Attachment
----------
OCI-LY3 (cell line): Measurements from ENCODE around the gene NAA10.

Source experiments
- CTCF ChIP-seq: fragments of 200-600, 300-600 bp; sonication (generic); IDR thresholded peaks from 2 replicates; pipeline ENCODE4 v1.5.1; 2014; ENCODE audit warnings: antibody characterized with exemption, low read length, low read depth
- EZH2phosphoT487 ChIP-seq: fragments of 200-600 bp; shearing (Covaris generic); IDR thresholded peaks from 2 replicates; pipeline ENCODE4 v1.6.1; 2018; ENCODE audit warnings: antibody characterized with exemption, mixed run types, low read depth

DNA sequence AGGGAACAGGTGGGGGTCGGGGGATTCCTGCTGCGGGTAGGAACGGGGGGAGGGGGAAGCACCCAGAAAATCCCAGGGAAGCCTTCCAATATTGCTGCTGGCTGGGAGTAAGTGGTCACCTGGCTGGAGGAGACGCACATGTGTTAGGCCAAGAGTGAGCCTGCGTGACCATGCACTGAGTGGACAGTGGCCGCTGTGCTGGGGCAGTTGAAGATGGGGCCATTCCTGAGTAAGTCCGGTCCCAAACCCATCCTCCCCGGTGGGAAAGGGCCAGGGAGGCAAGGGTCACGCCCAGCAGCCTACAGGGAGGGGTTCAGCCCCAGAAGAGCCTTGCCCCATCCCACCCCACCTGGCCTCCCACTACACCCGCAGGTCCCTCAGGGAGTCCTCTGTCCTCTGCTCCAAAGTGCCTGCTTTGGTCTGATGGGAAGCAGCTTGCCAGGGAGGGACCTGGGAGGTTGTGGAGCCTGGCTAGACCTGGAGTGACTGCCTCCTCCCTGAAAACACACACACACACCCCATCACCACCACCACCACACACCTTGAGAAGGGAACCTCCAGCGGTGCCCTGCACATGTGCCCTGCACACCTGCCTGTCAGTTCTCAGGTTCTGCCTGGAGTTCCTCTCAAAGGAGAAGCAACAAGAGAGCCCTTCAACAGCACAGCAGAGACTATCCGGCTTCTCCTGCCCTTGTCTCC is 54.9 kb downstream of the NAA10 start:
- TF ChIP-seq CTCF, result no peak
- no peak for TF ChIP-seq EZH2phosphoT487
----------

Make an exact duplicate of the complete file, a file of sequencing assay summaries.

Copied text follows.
OCI-LY3 (cell line): Measurements from ENCODE around the gene NAA10.

Source experiments
- CTCF ChIP-seq: fragments of 200-600, 300-600 bp; sonication (generic); IDR thresholded peaks from 2 replicates; pipeline ENCODE4 v1.5.1; 2014; ENCODE audit warnings: antibody characterized with exemption, low read length, low read depth
- EZH2phosphoT487 ChIP-seq: fragments of 200-600 bp; shearing (Covaris generic); IDR thresholded peaks from 2 replicates; pipeline ENCODE4 v1.6.1; 2018; ENCODE audit warnings: antibody characterized with exemption, mixed run types, low read depth

DNA sequence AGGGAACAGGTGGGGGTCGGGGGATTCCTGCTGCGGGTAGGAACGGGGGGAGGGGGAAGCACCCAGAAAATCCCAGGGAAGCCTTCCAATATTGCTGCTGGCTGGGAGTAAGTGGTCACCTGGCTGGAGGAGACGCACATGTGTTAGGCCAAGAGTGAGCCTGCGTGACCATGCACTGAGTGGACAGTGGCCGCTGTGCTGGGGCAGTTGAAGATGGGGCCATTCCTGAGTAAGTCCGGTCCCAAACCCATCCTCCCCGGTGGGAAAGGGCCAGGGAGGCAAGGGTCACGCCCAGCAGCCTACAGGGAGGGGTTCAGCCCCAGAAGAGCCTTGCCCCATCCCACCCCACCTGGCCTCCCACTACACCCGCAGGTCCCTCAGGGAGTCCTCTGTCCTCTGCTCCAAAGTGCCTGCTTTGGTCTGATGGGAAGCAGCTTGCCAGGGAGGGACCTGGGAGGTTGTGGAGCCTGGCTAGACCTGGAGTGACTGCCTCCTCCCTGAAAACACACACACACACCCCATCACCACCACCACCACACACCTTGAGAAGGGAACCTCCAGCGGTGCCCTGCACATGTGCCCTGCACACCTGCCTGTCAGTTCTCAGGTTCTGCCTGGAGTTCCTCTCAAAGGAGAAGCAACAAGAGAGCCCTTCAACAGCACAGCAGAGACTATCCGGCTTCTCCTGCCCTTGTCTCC is 54.9 kb downstream of the NAA10 start:
- TF ChIP-seq CTCF, result no peak
- no peak for TF ChIP-seq EZH2phosphoT487